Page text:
He may not always be in full possession of his faculties, but South Carolina governor Henry McMaster is less than four weeks away from inheriting the sort of power that constitutionally impotent Palmetto State governors have only dreamt of having …
And no, we are not referring to an extension of the emergency powers McMaster has been asserting during the coronavirus pandemic (which have been the subject of some constitutional scrutiny). As long as state lawmakers are not restraining him, McMaster is free to continue exercising this emergency authority as he sees fit … or as his chief of staff Trey Walker sees fit.
But governor Walkerrrr … McMaster is about to be endowed with additional authority to reshape state government.
And once again, the granting of this authority will be directly attributable to legislative inaction …
What is that old expression? Nature abhors a vacuum?
As our readers will recall, earlier this month an emergency session of the S.C. General Assembly – the branch of government that effectively runs the Palmetto State – devolved into chaos thanks to the machinations of Santee Cooper, a debt-addled, government-run utility.
Santee Cooper is desperately trying to block lawmakers from even considering offloading the utility to the private sector – and a handful of senators expertly manipulated the recent emergency session to accomplish this objective.
But these senators failed to take something into account …
By blowing up the emergency session, they may have also stripped themselves (and their colleagues) of one of the chamber’s most important powers – the advice-and-consent prerogative they enjoy over gubernatorial appointments to cabinet agencies and governing boards and commissions.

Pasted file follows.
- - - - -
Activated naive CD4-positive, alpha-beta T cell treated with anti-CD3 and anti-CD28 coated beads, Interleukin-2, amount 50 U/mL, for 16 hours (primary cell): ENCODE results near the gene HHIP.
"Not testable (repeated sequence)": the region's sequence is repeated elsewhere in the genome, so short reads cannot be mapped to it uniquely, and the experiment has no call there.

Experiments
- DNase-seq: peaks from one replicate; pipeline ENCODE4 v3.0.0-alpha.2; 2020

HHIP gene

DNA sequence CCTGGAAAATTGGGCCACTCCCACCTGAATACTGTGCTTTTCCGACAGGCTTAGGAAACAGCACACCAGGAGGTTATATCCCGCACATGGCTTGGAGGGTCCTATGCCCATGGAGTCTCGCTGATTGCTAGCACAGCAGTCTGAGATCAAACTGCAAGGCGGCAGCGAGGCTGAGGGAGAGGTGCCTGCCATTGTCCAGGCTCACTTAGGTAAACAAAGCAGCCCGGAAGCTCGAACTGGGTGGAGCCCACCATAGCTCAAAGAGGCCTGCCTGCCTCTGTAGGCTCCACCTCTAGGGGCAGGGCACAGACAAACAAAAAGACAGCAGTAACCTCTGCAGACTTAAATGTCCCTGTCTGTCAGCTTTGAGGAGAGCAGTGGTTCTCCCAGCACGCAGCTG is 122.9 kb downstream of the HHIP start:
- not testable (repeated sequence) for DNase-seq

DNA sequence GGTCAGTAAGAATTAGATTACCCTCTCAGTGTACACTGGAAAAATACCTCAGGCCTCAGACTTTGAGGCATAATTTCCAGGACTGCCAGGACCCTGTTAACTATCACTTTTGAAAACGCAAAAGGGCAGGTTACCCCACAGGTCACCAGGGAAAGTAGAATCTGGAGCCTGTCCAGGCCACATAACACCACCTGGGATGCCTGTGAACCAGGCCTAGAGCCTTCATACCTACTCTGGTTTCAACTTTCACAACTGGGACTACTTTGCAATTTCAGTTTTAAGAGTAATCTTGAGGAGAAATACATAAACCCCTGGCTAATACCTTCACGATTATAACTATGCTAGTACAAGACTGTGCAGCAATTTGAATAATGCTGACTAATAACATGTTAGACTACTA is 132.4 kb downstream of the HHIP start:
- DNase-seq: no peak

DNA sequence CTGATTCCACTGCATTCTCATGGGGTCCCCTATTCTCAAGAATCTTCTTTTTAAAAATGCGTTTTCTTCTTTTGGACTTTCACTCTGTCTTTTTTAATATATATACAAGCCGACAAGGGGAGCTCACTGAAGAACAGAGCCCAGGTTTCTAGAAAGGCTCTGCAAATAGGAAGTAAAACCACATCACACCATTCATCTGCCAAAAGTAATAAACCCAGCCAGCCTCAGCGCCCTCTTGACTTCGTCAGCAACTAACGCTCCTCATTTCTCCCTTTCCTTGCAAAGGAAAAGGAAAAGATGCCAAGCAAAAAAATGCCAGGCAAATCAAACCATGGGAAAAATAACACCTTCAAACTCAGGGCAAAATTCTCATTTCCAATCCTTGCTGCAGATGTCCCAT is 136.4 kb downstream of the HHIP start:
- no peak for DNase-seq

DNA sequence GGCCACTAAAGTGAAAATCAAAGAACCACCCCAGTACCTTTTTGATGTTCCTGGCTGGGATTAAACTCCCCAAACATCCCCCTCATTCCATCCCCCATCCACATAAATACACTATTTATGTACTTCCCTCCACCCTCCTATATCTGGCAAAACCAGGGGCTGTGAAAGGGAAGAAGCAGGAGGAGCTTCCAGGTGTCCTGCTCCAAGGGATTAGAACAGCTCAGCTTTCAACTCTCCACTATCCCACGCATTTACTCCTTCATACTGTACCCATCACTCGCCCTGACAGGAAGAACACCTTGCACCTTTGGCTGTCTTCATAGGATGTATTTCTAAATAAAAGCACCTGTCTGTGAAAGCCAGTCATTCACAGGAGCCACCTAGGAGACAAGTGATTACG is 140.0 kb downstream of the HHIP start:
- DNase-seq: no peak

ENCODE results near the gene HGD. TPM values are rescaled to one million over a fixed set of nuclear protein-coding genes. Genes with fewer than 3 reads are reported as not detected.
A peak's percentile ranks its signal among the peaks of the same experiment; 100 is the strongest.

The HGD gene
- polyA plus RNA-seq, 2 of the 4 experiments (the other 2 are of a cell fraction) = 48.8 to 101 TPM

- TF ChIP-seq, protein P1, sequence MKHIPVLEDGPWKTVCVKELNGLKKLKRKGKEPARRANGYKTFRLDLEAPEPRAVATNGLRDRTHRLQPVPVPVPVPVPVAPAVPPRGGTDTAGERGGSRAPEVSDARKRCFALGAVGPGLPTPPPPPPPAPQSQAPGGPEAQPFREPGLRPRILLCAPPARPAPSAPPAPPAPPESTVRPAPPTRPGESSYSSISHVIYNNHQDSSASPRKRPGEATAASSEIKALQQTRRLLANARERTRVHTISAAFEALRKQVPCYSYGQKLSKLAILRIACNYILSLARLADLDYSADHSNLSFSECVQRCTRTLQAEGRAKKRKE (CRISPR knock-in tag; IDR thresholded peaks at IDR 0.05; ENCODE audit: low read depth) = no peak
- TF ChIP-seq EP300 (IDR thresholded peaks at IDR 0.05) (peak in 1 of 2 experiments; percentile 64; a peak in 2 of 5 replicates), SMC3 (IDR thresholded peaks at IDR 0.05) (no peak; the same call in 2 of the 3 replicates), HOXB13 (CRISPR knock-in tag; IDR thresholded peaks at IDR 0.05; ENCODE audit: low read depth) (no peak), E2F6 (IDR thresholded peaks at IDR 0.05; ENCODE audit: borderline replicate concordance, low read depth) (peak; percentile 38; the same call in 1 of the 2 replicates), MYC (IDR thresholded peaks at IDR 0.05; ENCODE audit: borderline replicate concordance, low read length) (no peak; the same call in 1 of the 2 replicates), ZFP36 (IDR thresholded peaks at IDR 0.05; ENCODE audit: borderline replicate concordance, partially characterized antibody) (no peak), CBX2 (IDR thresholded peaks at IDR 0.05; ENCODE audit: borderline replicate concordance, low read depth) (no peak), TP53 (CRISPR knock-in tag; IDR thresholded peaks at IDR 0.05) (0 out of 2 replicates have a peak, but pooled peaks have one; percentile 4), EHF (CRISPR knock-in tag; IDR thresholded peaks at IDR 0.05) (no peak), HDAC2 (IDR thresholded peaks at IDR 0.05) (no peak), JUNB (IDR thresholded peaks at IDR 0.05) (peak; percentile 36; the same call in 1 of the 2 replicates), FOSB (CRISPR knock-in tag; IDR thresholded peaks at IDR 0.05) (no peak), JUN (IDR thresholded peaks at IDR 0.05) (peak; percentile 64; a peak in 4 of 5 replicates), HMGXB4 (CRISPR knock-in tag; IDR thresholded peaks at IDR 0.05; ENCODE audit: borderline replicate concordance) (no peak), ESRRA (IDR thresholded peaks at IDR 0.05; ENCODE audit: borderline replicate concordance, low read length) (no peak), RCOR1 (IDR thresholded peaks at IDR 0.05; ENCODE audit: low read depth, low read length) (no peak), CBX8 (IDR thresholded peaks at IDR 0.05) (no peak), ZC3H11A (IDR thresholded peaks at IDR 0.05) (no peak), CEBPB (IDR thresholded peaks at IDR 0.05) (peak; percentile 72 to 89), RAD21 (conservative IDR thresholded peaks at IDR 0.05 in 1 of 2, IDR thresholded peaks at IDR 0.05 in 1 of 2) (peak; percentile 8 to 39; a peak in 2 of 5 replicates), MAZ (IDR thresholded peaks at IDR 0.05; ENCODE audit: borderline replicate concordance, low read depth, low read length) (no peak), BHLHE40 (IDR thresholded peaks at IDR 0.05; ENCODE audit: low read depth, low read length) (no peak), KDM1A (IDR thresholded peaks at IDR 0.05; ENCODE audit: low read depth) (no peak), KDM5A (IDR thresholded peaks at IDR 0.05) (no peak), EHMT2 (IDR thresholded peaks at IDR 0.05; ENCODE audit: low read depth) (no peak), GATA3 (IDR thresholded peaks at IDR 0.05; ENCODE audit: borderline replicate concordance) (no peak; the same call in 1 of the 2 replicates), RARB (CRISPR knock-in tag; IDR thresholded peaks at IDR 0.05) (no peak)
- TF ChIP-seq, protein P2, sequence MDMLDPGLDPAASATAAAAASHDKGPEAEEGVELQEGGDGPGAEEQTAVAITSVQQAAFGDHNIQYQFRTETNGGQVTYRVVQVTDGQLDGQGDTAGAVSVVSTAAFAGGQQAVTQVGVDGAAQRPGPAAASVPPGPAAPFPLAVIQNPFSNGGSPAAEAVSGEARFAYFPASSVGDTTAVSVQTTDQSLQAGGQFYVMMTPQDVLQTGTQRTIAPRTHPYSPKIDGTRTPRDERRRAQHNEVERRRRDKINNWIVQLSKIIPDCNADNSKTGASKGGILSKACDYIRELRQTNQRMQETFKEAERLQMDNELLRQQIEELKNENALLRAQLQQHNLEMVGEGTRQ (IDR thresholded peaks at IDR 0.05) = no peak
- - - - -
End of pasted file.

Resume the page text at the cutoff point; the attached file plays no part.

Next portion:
McMaster and state senators have repeatedly found themselves at odds on appointments since he took office in 2017. In one high-profile case – which also involved Santee Cooper – the battle went all the way to the S.C. supreme court. At issue in that case? Whether McMaster was allowed to nominate a new Santee Cooper board chairman while lawmakers were in recess (even though the governor’s nomination for this post had previously stalled while lawmakers were in session).
Who won the battle? McMaster.
Justices ruled the governor had even broader recess powers than previously imagined. Now, these powers are about to be expanded further – assuming lawmakers are unable to resolve their differences and formulate a plan of action for the rest of the year.
Here is how it works: Each year, lawmakers pass a resolution for their respective chambers to adjourn sine die, which is Latin for “without day.” In other words, they reach a binding agreement to shut down deliberations for the rest of the year unless certain conditions are met.
If those conditions are met, lawmakers agree to reconvene in Columbia, S.C. – but only to discuss specific items enumerated in their resolution.
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As we noted earlier this month, “there is always furious lobbying over the language (of) these resolutions … (specifically) which items are included and which are left out.” And almost invariably, these resolutions contain language limiting the ability of governors to make executive appointments in their absence.